Managing risk and cutting losses can have a significant positive effect on your portfolio returns.  Also below is why tracking your trading results is key to successfully managing risk.

Firstly, hopefully the table above is an eye opener for how losses work geometrically against you - i.e., the more you lose the more required to get back to even.


Below is a table showing example trading results and the difference between managing risk (keeping losses small) and not managing risk.  The difference is world class performance (+209%) vs losing 62% of your portfolio value.

  • The starting values are exactly the same, £100,000.
  • The number of trades is exactly the same, 24.
  • The ratio of winning trades vs losing trades is exactly the same, 50/50.
  • The gains on winning trades are exactly the same.
  • The only difference is one set of results caps losing trades at 10%, whilst the other set of results increases each losing trade by 3% (starting from 5%).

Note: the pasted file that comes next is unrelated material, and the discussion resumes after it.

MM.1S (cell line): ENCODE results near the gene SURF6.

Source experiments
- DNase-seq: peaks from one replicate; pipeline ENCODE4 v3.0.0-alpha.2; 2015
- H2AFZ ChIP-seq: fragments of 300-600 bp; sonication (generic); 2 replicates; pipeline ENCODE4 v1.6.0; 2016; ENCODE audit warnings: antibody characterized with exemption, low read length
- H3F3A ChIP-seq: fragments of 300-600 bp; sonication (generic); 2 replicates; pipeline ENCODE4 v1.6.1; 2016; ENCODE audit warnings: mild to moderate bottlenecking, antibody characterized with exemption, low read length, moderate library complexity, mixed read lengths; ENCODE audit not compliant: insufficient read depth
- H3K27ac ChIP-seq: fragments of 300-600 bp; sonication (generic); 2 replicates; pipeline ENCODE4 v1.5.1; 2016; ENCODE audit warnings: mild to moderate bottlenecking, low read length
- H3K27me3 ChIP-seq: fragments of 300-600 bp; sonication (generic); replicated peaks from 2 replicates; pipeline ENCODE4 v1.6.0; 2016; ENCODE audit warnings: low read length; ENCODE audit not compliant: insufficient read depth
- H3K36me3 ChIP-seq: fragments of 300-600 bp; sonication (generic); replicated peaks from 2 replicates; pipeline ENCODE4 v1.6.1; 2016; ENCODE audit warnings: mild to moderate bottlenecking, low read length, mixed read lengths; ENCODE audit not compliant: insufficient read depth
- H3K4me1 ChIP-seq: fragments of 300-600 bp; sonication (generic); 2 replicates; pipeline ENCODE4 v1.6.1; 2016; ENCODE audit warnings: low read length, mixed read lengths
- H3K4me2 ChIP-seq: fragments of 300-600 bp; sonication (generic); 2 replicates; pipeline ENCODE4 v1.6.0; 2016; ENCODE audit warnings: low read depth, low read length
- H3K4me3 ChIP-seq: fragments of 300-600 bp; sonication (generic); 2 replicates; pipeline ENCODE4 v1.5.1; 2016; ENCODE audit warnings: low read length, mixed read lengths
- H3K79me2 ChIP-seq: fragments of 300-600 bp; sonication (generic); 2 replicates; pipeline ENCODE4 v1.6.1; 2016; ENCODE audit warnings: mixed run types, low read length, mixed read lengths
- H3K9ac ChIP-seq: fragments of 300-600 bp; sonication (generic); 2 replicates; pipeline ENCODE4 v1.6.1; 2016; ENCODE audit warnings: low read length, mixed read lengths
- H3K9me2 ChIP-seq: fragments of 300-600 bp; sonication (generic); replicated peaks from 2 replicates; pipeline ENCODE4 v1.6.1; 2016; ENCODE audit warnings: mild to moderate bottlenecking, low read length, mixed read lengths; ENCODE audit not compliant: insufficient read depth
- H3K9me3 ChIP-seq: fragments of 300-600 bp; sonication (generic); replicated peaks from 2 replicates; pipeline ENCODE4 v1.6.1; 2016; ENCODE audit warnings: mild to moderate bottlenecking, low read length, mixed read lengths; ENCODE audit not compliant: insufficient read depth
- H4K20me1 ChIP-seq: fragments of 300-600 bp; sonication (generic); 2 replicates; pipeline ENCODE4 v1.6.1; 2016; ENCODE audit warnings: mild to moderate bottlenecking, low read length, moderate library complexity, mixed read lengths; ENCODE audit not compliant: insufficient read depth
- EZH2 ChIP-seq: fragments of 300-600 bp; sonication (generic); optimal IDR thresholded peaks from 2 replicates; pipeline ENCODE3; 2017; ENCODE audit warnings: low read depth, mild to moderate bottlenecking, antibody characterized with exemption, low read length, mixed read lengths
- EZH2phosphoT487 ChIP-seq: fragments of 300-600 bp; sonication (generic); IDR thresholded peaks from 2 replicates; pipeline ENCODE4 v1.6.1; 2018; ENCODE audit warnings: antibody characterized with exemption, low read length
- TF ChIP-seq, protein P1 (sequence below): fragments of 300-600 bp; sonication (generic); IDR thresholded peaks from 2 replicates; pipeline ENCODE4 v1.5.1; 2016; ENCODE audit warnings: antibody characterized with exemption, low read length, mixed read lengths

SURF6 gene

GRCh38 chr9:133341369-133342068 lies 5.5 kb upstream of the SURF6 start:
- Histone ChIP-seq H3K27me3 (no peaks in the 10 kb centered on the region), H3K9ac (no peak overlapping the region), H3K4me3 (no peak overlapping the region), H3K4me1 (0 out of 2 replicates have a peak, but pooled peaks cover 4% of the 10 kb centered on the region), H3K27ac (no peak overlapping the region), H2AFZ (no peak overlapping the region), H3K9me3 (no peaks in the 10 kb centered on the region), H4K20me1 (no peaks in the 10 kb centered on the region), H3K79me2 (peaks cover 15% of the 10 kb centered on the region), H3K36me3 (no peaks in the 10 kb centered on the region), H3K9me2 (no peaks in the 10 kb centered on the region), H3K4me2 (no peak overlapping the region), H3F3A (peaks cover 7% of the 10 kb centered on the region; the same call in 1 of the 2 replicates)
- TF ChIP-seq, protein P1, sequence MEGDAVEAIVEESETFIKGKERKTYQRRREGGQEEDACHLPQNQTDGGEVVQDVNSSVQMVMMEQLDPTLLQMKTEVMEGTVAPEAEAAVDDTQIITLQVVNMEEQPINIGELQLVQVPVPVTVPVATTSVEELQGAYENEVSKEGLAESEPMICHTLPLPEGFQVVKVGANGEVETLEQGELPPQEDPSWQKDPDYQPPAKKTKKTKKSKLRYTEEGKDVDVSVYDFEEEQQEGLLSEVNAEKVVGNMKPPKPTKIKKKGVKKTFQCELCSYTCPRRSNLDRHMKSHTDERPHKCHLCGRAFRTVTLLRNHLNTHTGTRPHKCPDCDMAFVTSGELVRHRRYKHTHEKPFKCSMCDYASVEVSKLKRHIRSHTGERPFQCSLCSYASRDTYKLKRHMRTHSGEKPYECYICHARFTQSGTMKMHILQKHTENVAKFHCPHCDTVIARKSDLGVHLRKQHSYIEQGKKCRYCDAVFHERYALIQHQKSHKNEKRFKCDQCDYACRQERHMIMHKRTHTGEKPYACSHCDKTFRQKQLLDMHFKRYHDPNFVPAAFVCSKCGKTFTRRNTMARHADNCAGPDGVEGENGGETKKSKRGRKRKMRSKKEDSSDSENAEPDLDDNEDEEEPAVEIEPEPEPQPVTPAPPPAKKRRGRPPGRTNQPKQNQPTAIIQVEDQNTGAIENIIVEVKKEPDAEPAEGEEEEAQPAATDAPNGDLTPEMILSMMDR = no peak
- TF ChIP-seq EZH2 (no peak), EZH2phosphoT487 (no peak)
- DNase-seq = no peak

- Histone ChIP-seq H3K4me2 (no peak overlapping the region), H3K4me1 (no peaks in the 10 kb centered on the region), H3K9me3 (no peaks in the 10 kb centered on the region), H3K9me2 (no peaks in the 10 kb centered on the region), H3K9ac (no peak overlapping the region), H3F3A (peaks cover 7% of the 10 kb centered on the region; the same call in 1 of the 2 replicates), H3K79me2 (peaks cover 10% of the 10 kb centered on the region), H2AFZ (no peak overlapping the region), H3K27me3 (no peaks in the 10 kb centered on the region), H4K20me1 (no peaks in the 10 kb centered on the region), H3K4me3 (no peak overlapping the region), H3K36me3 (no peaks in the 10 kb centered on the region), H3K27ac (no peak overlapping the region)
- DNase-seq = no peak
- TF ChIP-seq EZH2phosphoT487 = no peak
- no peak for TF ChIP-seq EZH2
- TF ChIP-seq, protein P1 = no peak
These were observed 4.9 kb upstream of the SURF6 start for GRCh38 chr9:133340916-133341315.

At the end of 24 trades one person has managed to lose 62% of the value of their portfolio and is left with £37,775 from their starting £100,000.  The other person has achieved a 209% return and now has £308,887.  In other words, in the space of 24 trades by managing risk, one person is up £271,112 over the other.

Remember how losses work geometrically against you?  The person who lost money now needs to make back circa 2.65 times his £37k just to get back to even.


Below is the Kelly Criterion to help you further understand your own returns and your optimal position sizing based on your actual returns.


As shown in the Kelly Criterion table above, by keeping losses small comparatively to gains a speculator can achieve high returns even being wrong half the time - 50/50 win loss ratio.

In the above example the Kelly Criterion is showing, based on actual results, the speculators optimal position size would be 25.91%.  This might seem too high, especially when trying to manage risk, so many successful speculators in this situation would apply a half Kelly position - i.e., circa 12.5% of the total portfolio value.  However, most would scale into positions so the first position they take might be quarter Kelly.



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